Doctor of Philosophy
Dr. M. Samy El-Shall
The ability to characterize the interactions between ions and solvent molecules plays a critical role in understanding fundamental aspects of thermodynamics in solution chemistry. These interactions are often difficult if not impossible to observe in solution due to the number of solvent molecules far exceeding that of the ions. However, this challenge can be circumvented in the gas phase which enables the isolation and study of reactions between a single ion and single solvent molecule.
Within the field of ion-molecule chemistry are two sub-categories of interactions known as ionic hydrogen bonds (IHBs) and ionic halogen bonds (IXBs). In these interactions, the incorporation of a charged species permits ion-dipole interactions which are innately stronger than those found in dipole-dipole interactions among neutral molecules.
This dissertation describes and explains the interactions which take place between halogenated benzenes (F-, Cl-, Br-, and Iodobenzene) and neutral polar molecules (water, acetonitrile, acetone, and methanol). Additional studies on ionic hydrogen bonding involve the exploration of protonated benzonitrile monomer and dimer solvated by methanol. All systems were examined using the mass-selected ion mobility technique using the VCU mass selected ion mobility mass spectrometer. Thermochemical equilibrium measurements, in conjunction with density functional theory (DFT) calculations, were performed, enabling comparison between experimentally and theoretically determined binding energies. Additionally, the DFT calculations were able to validate hypothetical predictions for the lowest energy structures of each interaction. Furthermore, the averaged collision cross sections of the benzonitrile dimer radical cation, protonated benzonitrile dimer, and benzonitrile solvated hydronium ion were elucidated using the technique of ion mobility where experimentally determined cross sections were compared with theoretical collision cross section calculations on predetermined geometries that were optimized using DFT calculations.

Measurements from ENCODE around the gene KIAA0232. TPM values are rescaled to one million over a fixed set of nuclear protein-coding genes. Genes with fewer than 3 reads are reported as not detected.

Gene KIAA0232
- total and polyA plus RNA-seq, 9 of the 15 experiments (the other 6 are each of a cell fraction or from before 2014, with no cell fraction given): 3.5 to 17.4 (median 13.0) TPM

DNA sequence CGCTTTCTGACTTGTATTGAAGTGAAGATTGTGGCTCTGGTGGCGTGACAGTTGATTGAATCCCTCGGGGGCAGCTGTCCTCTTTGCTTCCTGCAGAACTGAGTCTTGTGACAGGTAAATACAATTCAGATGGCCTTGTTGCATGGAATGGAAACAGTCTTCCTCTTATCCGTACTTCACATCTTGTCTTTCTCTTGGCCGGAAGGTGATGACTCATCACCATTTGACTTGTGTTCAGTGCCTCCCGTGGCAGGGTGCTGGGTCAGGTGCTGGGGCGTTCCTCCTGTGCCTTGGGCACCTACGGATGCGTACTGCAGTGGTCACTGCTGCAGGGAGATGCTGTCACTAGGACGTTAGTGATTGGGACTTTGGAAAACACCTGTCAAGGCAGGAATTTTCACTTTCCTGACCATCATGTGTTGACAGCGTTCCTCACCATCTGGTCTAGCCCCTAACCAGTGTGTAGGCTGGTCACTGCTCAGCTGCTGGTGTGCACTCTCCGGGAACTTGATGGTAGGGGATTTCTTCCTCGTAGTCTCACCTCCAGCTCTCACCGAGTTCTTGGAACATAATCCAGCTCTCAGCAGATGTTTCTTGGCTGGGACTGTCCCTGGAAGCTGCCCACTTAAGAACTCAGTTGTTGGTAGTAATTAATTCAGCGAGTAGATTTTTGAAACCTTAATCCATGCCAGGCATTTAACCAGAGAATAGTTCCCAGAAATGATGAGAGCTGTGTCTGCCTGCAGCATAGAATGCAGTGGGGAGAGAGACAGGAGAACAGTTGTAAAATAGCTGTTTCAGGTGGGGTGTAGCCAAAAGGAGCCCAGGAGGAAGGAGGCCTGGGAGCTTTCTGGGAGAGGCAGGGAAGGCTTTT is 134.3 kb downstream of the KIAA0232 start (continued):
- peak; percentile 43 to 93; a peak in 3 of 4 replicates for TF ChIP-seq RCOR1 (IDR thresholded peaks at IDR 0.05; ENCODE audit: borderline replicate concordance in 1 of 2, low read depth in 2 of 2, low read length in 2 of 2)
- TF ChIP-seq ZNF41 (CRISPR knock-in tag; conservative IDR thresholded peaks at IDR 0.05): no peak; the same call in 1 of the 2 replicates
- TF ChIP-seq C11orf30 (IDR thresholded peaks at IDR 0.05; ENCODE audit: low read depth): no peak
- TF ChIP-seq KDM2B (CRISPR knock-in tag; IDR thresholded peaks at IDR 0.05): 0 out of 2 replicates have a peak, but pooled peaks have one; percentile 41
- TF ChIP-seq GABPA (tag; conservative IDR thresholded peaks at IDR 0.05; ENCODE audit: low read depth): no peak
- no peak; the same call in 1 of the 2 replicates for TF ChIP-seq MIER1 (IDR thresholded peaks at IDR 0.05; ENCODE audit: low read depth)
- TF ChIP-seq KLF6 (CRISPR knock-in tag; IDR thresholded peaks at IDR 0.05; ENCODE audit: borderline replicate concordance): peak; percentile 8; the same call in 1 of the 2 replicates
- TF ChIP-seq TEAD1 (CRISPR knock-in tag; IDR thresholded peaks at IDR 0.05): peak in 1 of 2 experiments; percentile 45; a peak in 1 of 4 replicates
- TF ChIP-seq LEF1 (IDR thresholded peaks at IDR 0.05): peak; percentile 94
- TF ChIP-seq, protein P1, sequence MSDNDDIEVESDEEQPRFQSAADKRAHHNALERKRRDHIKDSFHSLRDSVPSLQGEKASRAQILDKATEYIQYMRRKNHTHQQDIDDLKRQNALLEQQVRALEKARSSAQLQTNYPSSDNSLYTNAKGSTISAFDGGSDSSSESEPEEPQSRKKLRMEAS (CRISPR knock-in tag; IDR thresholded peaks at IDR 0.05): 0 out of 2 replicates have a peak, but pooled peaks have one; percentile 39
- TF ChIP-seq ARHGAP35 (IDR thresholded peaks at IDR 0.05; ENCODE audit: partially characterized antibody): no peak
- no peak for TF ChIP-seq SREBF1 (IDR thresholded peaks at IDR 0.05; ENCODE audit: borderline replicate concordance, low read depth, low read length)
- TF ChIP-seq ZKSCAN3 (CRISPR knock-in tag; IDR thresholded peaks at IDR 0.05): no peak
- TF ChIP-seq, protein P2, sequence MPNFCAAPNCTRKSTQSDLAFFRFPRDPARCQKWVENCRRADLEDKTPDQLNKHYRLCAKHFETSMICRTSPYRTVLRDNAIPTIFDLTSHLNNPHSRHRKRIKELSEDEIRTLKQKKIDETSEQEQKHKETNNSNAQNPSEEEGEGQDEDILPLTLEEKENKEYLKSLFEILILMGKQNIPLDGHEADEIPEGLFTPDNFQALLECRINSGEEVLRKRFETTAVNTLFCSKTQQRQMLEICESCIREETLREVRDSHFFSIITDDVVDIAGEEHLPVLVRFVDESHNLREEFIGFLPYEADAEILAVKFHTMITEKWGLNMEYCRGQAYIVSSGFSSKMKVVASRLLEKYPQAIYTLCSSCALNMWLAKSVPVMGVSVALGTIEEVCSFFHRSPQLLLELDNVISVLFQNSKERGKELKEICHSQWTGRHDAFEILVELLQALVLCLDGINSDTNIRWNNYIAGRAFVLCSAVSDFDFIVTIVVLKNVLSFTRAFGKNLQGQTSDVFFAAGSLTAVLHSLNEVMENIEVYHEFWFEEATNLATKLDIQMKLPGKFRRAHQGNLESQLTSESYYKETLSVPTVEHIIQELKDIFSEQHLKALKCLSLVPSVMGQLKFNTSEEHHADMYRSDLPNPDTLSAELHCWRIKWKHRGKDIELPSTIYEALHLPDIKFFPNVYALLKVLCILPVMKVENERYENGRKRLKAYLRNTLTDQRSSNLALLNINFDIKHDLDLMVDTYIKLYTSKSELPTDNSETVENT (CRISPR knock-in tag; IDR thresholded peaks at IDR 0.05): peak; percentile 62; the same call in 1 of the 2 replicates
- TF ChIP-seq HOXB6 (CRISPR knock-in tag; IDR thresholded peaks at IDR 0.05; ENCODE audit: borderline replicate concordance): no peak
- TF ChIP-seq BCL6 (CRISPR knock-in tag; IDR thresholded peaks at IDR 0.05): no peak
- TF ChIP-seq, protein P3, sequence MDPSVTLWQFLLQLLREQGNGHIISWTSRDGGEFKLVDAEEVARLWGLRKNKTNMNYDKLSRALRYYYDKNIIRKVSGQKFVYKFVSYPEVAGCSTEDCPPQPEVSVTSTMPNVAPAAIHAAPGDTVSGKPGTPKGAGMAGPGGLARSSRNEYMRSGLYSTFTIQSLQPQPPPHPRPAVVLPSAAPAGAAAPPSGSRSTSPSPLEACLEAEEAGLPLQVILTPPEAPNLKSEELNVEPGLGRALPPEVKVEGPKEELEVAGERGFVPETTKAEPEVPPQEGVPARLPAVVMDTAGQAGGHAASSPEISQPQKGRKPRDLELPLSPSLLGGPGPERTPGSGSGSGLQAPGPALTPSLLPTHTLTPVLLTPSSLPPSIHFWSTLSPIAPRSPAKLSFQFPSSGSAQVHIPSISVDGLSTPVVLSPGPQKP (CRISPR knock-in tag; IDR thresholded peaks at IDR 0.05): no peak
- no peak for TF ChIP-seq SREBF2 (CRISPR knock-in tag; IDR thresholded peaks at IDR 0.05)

© The Author
Is Part Of
VCU University Archives
Is Part Of
VCU Theses and Dissertations
Date of Submission
Available for download on Tuesday, August 06, 2024